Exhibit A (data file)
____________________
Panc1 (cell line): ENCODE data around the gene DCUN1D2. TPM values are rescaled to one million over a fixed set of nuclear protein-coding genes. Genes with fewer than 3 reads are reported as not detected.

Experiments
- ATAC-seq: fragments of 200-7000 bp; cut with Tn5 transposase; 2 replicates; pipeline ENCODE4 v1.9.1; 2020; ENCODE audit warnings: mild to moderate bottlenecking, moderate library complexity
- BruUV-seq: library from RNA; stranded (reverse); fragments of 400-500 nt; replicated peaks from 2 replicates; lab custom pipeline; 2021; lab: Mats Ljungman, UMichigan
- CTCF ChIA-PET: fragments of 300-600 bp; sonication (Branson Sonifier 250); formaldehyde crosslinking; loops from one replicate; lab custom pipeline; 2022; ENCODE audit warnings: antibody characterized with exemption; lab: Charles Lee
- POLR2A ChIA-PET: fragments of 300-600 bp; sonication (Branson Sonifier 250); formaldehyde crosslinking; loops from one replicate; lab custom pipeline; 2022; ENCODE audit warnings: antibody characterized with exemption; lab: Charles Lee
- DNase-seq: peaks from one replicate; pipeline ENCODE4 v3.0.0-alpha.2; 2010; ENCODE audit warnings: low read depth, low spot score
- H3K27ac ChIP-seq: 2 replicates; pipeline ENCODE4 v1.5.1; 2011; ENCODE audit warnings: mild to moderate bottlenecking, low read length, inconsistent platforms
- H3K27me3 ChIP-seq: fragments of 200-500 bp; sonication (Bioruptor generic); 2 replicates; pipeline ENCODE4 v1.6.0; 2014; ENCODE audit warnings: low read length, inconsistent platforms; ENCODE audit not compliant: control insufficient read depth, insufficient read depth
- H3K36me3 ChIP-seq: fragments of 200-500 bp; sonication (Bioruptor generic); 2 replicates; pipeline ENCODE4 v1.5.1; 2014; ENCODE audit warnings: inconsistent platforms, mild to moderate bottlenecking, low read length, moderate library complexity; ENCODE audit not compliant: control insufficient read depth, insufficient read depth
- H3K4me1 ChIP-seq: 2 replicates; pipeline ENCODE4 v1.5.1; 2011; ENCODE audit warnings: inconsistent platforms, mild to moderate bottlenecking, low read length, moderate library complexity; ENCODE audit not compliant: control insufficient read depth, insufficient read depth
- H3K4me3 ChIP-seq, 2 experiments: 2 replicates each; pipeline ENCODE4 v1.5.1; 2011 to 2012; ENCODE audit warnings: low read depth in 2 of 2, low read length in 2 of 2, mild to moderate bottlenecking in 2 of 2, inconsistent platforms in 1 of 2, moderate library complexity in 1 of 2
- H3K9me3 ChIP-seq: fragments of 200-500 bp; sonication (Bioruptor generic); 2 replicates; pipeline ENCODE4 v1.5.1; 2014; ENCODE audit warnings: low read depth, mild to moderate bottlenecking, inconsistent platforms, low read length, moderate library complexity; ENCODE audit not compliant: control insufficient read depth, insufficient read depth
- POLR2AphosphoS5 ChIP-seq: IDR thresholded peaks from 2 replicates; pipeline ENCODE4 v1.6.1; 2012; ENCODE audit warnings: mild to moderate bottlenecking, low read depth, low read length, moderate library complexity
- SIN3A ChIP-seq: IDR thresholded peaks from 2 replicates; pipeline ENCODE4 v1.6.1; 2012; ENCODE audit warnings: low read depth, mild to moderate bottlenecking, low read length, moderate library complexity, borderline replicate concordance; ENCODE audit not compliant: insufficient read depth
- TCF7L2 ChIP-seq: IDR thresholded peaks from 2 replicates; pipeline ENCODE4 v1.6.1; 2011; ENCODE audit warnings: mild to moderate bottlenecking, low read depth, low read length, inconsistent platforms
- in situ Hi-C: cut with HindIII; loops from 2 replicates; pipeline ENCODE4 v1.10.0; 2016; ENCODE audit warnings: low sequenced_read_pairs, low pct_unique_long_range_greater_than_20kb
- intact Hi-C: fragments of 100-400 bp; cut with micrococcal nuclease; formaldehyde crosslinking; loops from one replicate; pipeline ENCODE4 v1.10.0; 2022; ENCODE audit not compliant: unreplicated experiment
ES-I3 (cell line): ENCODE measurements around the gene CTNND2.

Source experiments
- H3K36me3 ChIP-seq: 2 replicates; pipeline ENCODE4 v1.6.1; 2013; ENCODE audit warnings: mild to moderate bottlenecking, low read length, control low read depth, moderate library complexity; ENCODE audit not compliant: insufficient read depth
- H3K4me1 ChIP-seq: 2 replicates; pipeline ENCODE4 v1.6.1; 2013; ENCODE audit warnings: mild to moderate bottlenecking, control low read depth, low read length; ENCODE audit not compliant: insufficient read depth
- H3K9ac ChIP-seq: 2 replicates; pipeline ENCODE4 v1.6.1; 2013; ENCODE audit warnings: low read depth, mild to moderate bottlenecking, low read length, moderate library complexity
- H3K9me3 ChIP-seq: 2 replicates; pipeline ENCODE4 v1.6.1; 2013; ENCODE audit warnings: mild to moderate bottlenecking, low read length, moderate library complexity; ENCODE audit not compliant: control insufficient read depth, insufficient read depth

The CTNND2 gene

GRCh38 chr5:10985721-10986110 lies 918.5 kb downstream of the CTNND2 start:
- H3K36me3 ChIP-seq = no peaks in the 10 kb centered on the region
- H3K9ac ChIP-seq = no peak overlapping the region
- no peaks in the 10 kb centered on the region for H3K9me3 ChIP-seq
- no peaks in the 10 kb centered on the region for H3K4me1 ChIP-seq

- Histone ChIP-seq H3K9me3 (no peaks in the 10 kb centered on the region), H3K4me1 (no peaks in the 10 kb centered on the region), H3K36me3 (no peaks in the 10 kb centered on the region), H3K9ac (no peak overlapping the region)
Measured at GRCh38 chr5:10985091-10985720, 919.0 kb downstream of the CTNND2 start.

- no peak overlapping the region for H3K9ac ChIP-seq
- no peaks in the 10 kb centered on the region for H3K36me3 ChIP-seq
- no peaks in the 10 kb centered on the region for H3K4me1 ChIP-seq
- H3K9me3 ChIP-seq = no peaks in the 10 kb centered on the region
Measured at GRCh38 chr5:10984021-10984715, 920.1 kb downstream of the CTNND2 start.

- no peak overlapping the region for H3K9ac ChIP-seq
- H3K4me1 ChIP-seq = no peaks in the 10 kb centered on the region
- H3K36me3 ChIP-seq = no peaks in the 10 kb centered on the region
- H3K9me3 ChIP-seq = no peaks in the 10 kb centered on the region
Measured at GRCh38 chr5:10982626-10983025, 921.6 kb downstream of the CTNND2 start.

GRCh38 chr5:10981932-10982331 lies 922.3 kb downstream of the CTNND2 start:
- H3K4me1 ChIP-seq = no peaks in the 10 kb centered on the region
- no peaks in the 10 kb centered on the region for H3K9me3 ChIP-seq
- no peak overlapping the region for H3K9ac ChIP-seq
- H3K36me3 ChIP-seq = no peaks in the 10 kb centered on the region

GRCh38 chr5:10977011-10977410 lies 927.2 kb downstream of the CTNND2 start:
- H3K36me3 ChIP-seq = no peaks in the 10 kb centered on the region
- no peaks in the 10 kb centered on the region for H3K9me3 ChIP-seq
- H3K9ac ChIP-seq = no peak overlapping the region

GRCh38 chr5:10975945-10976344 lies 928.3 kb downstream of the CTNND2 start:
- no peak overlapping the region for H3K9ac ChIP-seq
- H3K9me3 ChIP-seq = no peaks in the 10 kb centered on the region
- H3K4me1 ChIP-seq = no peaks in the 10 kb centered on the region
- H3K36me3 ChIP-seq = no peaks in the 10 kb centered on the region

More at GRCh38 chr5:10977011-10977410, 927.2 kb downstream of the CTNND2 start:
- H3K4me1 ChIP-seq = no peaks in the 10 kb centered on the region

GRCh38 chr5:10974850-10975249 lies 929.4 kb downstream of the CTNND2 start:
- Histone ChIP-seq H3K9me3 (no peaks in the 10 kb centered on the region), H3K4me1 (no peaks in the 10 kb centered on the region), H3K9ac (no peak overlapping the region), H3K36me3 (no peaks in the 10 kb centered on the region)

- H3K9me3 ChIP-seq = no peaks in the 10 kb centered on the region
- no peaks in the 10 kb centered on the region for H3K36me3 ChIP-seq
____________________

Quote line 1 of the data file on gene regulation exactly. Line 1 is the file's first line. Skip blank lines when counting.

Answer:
Panc1 (cell line): ENCODE data around the gene DCUN1D2. TPM values are rescaled to one million over a fixed set of nuclear protein-coding genes. Genes with fewer than 3 reads are reported as not detected.